If it were up to Burgess's colleagues on the council, who have made no secret of their frustrations with what they see as McGinn's bullheadedness, Burgess might be mayor already. At least, a solid majority of the nine-member body seems to like him and think he'd do well in the position.
"I like Tim," says Council Member Tom Rasmussen. "He's very considerate, really thoughtful. I would also describe him as very social. He pops into people's offices just to check in on how things are going. Studious, too. He does his homework. He reads all the time, particularly on issues of public safety... He's always seeking more information. He would make a good mayor."
Better than the current mayor?
"Oh, there you go," Rasmussen responds. "I think he would make a good mayor, let's put it that way... One reason I say that is he's really good at interpersonal relations with public officials here and around the state. I have not seen the mayor embracing that or taking that responsibility on. Not to the extent that Tim Burgess has."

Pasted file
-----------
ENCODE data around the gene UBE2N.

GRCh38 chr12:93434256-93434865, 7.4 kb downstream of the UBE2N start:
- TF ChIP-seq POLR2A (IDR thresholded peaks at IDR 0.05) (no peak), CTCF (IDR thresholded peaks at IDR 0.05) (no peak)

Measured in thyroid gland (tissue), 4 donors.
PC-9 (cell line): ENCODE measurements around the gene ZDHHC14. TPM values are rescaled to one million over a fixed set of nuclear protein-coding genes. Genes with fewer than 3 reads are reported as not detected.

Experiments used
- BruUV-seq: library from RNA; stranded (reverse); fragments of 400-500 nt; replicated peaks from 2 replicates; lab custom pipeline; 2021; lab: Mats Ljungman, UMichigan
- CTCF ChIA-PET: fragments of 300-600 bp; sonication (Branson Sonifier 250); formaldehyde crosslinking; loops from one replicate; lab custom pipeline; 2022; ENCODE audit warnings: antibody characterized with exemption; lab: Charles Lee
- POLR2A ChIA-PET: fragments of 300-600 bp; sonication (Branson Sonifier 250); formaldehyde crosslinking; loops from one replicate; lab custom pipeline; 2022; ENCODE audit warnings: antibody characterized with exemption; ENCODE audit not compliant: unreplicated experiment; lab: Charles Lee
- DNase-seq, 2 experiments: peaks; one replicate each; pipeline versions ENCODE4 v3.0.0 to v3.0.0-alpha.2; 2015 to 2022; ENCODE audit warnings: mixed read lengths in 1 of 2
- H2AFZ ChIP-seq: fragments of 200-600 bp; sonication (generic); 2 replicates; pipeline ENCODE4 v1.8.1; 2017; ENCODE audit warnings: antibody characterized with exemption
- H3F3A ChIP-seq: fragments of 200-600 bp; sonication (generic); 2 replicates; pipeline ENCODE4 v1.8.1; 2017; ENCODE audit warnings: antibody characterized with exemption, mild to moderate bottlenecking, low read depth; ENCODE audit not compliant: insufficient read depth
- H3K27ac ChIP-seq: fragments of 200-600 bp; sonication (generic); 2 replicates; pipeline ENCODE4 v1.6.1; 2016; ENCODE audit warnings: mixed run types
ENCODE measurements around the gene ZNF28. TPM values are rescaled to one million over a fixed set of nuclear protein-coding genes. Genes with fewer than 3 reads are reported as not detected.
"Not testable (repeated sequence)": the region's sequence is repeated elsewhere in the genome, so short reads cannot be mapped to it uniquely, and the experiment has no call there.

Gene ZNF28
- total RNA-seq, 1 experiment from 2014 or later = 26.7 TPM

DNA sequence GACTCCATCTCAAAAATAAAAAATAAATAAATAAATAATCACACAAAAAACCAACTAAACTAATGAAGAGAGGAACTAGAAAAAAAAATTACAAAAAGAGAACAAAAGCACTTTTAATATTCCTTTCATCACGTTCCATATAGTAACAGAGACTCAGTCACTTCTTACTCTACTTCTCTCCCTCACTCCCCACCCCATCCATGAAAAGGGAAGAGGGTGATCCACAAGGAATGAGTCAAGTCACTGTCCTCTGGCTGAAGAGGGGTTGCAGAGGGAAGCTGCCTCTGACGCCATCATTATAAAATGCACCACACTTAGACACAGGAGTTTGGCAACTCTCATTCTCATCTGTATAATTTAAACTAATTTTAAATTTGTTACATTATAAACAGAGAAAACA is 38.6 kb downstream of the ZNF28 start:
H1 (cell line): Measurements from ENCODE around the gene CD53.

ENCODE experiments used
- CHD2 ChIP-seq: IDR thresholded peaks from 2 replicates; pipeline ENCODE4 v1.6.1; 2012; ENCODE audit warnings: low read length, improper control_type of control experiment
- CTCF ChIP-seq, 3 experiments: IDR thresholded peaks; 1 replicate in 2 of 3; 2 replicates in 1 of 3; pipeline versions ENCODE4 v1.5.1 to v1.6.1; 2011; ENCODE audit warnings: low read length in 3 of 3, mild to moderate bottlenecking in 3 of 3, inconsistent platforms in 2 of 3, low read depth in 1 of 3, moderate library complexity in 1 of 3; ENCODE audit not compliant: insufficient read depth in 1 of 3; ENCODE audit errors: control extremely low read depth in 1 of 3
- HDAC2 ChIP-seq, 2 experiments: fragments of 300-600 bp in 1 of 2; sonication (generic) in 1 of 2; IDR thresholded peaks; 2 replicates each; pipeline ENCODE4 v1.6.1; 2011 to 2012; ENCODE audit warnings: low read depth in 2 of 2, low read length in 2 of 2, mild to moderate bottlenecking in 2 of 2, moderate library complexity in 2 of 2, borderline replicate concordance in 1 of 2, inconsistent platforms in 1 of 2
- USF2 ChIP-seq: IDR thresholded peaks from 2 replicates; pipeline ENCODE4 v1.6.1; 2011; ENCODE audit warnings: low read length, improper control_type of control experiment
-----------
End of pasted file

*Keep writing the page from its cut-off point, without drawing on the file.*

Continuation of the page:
This criticism of McGinn—that, as mayor, he doesn't play well with others—dates to McGinn's losing fight against the tunnel, during which he played to the sizable anti-tunnel constituency that helped get him elected by essentially giving the finger to state officials who were determined to make the tunnel happen, Seattle opposition be damned. When McGinn got beat in that fight, to the great disappointment of this portion of his base, those state officials vowed to remember the manner in which he'd conducted himself. He still hasn't been able to repair that damage, and he hasn't given off the vibe that he's much interested in doing so.
Council Member Rich- ard Conlin, echoing the idea of Burgess as the anti-McGinn in this respect, says of his council colleague: "He has an ability to really reach out to people, and listen, and then make decisions. And even on issues that I disagree with him on, he listens. He's straight with you."
Would he make a good mayor?
"As a matter of fact, yes," Conlin says. "Those are the qualities we look for in a mayor." Qualities that the current mayor lacks? "Not going to comment on that at this point," says Conlin. "Mike and I are working pretty well together right now on a lot of issues. If it comes down to having to make a choice, I will do so then. But for now, all I can say is that it will be an interesting campaign."